Recovery Academy of Ireland launch
Wednesday 23rd November 2016, City Hall
Academy gives voice to people in recovery from addiction
The Recovery Academy of Ireland was launched in City Hall, Dublin on Wednesday, 23 November 2016 to a standing-room only crowd. Its primary aim is to support people in recovery from addiction and their friends and families, promote the concept of recovery and advocate on behalf of those in recovery.
Mr Brendan Kenny, Assistant Chief Executive of Dublin City Council, who officially launched the Academy said: “We want to give a voice to people in recovery, their families and allies, and offer a vision of hope for the future. We want the academy to be a place where people can achieve social inclusion, learn about recovery from others, participate safely in active citizenship, enjoy amenities and recreation, and achieve employment. Building healthy cities and communities will allow people to flourish and will make a significant contribution to the recovery process.”
Commenting at the launch, Dr Patricia Doyle, Academy Chairperson, said: “We believe that people can move from a dependence on addiction services to a life of fulfilment, wellbeing and full participation in society. We want to help empower people through recovery to achieve that life.”
The Recovery Academy grew out of research carried out in the Soilse drug rehabilitation project by Keane (2011) and Keane, McAleenan and Barry (2014). It draws on the concept of recovery as championed by mental health services as well as the addiction services internationally. The Academy recognises that recovery does not include just a cessation from drugs, alcohol and behavioural addictions such as gambling but is the full reconstruction and fulfilment of people’s lives.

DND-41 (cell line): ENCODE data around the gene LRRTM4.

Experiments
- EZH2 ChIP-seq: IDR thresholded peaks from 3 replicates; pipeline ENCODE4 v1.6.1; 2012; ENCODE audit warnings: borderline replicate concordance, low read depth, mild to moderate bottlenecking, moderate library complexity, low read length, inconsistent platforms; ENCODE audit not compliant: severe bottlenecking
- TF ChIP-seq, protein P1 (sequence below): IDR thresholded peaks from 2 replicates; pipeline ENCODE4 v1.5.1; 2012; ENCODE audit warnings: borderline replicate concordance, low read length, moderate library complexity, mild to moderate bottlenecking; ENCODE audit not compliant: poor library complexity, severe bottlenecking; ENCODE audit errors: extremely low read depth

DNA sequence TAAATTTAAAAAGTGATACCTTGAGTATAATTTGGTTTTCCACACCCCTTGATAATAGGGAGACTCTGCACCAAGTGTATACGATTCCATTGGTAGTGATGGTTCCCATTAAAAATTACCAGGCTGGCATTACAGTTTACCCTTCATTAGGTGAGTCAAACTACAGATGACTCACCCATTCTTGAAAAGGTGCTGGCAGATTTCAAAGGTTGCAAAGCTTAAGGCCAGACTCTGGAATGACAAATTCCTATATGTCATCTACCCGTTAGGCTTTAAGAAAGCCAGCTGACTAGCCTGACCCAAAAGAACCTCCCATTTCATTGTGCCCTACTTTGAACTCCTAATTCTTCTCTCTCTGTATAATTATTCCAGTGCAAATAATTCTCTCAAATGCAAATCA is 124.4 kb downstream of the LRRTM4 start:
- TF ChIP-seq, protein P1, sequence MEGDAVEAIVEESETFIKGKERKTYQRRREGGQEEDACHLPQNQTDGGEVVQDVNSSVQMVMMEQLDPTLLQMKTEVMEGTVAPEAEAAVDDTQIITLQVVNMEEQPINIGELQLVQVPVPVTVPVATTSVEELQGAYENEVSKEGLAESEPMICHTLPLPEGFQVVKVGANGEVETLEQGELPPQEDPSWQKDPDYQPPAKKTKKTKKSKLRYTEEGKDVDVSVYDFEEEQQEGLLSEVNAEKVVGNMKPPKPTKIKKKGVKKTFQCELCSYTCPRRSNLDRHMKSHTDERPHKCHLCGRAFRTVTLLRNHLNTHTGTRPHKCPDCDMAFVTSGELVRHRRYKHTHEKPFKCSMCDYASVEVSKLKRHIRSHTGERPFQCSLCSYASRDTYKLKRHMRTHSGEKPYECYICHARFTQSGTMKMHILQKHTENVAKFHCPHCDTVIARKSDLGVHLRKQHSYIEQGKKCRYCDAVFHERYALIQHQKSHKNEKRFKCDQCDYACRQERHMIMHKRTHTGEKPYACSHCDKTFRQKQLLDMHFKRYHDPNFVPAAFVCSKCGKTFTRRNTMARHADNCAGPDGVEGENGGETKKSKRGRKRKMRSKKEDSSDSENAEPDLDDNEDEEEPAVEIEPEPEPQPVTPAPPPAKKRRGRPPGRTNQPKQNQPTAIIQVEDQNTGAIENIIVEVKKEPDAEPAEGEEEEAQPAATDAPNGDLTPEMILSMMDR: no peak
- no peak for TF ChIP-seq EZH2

Also launched on the day was a ground-breaking piece of research entitled, “A Community Assets Scoping Exercise in Dublin’s North Inner City”. The study was undertaken by seven newly trained community researchers, all in recovery, using the Community Participative Action Research method. It was overseen by Dr Patricia Doyle and Dr Jo-Hanna Ivers and explored what constitutes recovery and what has been effective in initiating and sustaining recovery journeys for those in the north inner city.
The study concludes that recovery will not simply mean the absence of addiction but will operate on many levels:
· At the Personal level, recovery will mean a vastly improved quality of life;
· At a Relationship level, networks of social relationships will be established that support recovery;
· At a Community level, attitudes, policies and resources will focus on recovery; and
· At a Community/Cultural, a strong recovery culture which will replace the culture of addiction.
This is compatible with the overall aim of the Recovery Academy which is to raise awareness of and promote recovery, conduct research, organise and support recovery activities, provide workshops and training, provide support for people in recovery and their families, and advocate on policy. Ultimately, the Academy wants to see a re-orientation of addiction services toward a recovery model as is occurring successfully in other countries.
The Academy comprises not only people in recovery from addiction and their friends and family members but also experts in addiction and recovery, supporters, advocates and researchers. The group is structured as a co-op and is democratically run by its members on the principle of one person, one vote. A board is elected at the AGM and board members serve a maximum of 3 years. All are welcome to join the Academy. Please contact Joey Murtagh @ 086 076 4405 for membership.